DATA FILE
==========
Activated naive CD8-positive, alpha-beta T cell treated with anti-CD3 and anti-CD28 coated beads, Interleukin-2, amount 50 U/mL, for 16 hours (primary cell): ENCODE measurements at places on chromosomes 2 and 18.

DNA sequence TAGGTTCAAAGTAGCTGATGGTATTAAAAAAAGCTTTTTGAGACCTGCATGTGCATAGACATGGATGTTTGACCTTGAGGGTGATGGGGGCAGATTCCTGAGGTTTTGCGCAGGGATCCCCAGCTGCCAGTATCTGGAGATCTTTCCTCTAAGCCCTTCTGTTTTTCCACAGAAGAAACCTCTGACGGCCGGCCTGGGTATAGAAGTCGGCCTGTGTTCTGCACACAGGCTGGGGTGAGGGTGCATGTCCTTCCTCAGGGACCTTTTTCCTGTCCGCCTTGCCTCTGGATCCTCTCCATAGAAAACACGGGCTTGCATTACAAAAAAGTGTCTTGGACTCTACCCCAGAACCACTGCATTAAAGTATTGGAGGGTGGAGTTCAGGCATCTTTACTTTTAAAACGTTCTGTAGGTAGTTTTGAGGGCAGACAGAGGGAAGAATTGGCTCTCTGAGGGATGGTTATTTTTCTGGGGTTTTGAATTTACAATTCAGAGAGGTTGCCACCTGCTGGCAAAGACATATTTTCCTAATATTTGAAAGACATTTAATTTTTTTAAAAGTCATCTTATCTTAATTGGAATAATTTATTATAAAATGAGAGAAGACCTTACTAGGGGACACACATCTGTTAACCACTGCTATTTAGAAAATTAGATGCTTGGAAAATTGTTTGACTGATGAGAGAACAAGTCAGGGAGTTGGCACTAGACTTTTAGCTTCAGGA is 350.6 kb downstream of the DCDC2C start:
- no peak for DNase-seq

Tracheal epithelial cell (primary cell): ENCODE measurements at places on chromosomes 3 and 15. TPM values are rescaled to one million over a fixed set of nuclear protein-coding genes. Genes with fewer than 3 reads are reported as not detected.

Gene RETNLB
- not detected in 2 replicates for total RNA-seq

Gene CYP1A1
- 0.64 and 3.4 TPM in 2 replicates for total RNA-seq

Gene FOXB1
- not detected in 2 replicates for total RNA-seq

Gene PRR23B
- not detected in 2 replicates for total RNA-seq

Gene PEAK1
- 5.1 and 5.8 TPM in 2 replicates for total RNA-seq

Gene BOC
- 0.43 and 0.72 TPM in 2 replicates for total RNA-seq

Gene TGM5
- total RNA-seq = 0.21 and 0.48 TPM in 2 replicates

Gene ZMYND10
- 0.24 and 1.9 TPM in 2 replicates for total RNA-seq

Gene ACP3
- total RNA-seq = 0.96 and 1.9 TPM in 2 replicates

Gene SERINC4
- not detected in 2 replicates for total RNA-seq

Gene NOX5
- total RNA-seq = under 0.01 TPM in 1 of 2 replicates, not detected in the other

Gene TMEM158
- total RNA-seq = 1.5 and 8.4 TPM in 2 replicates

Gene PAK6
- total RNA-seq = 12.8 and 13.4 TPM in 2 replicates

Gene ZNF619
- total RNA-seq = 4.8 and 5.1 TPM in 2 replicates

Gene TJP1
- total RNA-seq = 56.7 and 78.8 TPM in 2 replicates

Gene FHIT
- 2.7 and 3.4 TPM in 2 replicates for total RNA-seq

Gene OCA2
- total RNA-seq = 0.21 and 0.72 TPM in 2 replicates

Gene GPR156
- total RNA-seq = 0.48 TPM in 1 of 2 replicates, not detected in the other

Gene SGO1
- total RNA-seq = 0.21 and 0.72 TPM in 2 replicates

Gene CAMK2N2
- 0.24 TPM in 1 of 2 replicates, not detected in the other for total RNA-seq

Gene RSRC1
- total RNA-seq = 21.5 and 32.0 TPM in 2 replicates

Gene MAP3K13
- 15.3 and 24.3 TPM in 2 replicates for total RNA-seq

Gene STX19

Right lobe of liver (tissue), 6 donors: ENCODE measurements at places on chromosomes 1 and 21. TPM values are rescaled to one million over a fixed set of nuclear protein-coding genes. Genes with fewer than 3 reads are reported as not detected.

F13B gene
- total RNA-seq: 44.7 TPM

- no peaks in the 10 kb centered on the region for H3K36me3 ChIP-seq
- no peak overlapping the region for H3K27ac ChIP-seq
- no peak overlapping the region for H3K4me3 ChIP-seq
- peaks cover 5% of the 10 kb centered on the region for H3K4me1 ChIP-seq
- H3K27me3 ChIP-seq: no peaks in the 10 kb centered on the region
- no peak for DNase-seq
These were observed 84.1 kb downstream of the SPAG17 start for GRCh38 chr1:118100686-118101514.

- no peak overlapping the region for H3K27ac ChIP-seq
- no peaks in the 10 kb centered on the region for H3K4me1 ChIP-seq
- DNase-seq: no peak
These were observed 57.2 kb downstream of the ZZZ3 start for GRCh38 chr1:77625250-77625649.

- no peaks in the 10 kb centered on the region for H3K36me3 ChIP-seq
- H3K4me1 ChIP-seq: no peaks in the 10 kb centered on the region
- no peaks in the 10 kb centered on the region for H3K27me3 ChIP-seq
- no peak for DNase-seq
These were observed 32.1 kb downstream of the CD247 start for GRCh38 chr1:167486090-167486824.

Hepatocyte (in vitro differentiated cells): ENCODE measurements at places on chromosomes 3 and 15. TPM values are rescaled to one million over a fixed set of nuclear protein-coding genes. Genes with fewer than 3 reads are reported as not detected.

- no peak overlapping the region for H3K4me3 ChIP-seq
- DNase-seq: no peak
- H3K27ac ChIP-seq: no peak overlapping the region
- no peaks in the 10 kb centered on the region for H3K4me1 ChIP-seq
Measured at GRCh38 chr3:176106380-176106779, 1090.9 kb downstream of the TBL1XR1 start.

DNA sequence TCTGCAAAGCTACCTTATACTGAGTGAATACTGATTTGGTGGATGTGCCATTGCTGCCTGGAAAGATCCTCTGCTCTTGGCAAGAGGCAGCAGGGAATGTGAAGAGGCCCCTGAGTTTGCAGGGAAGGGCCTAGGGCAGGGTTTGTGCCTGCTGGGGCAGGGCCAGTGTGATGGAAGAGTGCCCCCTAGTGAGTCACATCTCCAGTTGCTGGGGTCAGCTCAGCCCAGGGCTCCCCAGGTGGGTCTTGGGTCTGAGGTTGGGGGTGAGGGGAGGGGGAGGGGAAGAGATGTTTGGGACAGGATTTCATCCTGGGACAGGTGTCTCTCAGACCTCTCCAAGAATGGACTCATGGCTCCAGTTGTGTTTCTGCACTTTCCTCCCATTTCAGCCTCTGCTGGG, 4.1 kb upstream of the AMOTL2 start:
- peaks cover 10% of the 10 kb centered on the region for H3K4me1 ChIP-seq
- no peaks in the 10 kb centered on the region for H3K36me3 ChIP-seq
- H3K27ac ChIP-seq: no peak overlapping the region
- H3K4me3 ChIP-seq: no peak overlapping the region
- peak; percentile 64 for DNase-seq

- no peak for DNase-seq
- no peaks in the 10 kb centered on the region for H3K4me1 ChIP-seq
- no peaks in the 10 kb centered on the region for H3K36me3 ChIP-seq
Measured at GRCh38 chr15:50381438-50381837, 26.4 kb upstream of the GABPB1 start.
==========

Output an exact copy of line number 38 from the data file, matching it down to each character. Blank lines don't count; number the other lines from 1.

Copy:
- total RNA-seq = 0.21 and 0.72 TPM in 2 replicates